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Wealth Management & Protection

Asset Protection is essential for protecting and preserving company and family assets from third party claims, divorce, bankruptcy, spendthrift spouses, and youthful improvidence.

Taking the most appropriate action for the protection of your own personal assets is a very complex undertaking, requiring specialist taxation and legal assistance. Asset protection must be commercially driven and cannot be used to avoid paying creditors.

Whilst asset protection is fundamental in considering estate planning, the principle can be extended to other circumstances as well. Two common areas in brief:

PROTECTING AN INDIVIDUAL’S ASSETS

Generally, one of the most efficient ways you can protect assets is by transferring them into a relevant and properly constituted trust. The asset should then be protected against the bankruptcy or divorce of the beneficiaries.

Pitfalls

Firstly, setting up a trust for asset protection will in itself not afford any protection under insolvency or matrimonial laws for beneficiaries if the wrong type of trust is used. We have seen many trusts set up for this purpose that have failed. If one tries to rely on an improperly constituted trust for asset protection the courts may look through it and seek to set it aside.

Secondly, a point which regularly tends to be overlooked (particularly regarding property) on transfer is the mortgage against the property. If the mortgage is more than the original “base” cost of the property (perhaps due to remortgaging) then Capital Gains Tax may be liable if the mortgage is transferred into the trust. Furthermore, such transfer may potentially trigger a Stamp Duty Land Tax charge.

Many think that an outright gift of assets directly to children, siblings, etc will automatically afford protection against divorce or bankruptcy. This may not be the case and is a potentially dangerous presumption to rely on, specialist professional advice should be sought to achieve the desired results. Also such transfers tend to trigger a Capital Gains Tax charge under the deemed disposal rules and again this is often overlooked with significant tax consequences.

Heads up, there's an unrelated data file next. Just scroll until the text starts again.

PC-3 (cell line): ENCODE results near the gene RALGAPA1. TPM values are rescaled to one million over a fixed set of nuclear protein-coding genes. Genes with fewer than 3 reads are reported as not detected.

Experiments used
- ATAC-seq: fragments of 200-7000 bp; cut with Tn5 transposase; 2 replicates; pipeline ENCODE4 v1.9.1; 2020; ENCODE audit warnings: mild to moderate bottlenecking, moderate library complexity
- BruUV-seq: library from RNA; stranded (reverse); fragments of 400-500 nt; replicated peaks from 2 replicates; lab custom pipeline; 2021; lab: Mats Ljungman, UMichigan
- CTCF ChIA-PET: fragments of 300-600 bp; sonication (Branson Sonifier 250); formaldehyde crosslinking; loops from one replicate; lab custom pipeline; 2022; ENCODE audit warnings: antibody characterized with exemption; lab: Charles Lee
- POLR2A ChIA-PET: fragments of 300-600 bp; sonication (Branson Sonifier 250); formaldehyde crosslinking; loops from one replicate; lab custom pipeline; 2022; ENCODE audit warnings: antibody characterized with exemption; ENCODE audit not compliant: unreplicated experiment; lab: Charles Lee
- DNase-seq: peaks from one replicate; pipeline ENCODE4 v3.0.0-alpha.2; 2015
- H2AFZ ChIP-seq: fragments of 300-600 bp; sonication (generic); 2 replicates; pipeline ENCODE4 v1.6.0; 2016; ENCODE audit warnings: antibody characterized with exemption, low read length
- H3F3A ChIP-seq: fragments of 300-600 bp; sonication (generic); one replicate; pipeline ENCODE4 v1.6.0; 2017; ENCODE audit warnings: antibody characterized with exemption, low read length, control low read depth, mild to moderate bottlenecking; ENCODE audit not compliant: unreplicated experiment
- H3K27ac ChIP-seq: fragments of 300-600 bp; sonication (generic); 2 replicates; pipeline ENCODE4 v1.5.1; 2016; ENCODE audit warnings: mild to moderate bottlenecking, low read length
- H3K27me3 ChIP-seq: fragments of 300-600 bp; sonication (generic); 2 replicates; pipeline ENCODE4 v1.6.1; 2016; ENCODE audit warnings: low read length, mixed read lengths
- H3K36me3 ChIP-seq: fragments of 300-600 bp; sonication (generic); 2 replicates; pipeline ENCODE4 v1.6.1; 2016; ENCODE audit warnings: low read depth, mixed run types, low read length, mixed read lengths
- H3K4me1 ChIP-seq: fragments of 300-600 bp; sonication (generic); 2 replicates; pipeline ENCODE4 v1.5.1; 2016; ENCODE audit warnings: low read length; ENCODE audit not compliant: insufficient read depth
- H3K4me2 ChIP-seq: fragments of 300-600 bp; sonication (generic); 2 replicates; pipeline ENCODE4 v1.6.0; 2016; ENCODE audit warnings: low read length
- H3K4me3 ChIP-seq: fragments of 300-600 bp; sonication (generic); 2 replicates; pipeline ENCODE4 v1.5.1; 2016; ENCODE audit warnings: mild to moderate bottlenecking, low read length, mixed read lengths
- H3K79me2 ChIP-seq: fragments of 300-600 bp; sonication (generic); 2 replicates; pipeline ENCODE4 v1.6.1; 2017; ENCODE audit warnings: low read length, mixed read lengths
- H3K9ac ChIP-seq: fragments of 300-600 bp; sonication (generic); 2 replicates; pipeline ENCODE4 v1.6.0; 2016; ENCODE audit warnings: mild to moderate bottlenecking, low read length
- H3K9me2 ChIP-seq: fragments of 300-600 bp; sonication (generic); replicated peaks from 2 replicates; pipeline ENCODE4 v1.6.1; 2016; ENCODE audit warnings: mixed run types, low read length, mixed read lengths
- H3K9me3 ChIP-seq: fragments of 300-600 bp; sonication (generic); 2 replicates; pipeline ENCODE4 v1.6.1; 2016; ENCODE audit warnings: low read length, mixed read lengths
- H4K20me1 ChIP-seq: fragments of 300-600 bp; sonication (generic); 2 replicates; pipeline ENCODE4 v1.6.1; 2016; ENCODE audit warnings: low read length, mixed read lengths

Company Property

Businesses may wish to protect vulnerable property and assets against commercial and business risks. Broadly speaking, one way this could be achieved would be by creating a group of companies and transferring the property into this group. The effect of this would be to “ring-fence” the vulnerable asset against any claims of the individual trade in the group.

Pitfalls
It is essential that any asset transfers is done correctly to avoid the property being “linked” to the original business, as this will afford no protection. Of equal importance is that any debts between the group companies would need to be dealt with correctly to provide any real protection.

In all cases there needs to be a legitimate business, commercial or investment driver for the transaction. Furthermore, it is crucial that any such restructuring does not fall foul of insolvency legislation, namely the defrauding of creditors.

Asset protection is an invaluable planning tool which can be used to protect, preserve and devolve family wealth in the right circumstances.

For further information on how you can effectively safeguard you assets and wealth please contact us.

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Tax advantages of using a property LLP

Wealth Management & Protection Shipleys Tax Advisors

IF YOU JOINTLY own property with family, an LLP might be the most tax-efficient way to run your property business, especially if you have a differing income split. In today’s short article Shipleys Tax explains some of the basic tax advantages in using an LLP.

What is an LLP?

A limited liability partnership (LLP) can be used for a property business and offers some advantages over unincorporated businesses and limited liability companies. A property LLP is something of a halfway house, providing the comfort of limited liability with the flexibility as to how profits are shared.